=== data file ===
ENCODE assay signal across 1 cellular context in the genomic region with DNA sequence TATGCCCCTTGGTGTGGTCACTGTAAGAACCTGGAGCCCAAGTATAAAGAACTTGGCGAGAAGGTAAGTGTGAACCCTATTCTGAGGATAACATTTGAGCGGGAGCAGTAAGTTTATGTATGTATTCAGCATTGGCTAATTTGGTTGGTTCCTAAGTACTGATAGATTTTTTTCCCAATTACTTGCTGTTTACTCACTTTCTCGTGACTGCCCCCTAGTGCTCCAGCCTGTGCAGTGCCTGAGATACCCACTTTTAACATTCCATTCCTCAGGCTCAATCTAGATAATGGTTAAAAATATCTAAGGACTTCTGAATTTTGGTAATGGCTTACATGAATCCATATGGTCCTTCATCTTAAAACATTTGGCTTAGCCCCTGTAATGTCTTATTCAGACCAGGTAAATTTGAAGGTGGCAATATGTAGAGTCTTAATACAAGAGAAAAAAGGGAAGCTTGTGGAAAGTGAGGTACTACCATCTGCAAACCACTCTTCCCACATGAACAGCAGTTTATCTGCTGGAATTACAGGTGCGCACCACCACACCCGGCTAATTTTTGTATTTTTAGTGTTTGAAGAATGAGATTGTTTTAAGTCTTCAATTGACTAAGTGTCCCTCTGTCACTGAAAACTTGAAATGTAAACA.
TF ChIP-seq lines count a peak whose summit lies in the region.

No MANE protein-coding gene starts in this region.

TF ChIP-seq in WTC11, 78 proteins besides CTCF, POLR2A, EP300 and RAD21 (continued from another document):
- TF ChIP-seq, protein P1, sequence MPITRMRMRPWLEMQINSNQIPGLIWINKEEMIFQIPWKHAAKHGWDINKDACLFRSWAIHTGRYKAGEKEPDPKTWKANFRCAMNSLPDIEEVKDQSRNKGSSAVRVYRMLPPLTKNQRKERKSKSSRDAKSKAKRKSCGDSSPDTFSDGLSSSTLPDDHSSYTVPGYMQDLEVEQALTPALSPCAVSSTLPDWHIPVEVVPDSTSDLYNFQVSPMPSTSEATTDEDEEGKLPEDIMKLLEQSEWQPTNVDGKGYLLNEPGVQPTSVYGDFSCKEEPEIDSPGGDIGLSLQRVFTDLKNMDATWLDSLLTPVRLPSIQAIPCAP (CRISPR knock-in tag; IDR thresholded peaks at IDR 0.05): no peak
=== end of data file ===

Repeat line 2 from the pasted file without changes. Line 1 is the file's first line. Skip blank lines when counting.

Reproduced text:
TF ChIP-seq lines count a peak whose summit lies in the region.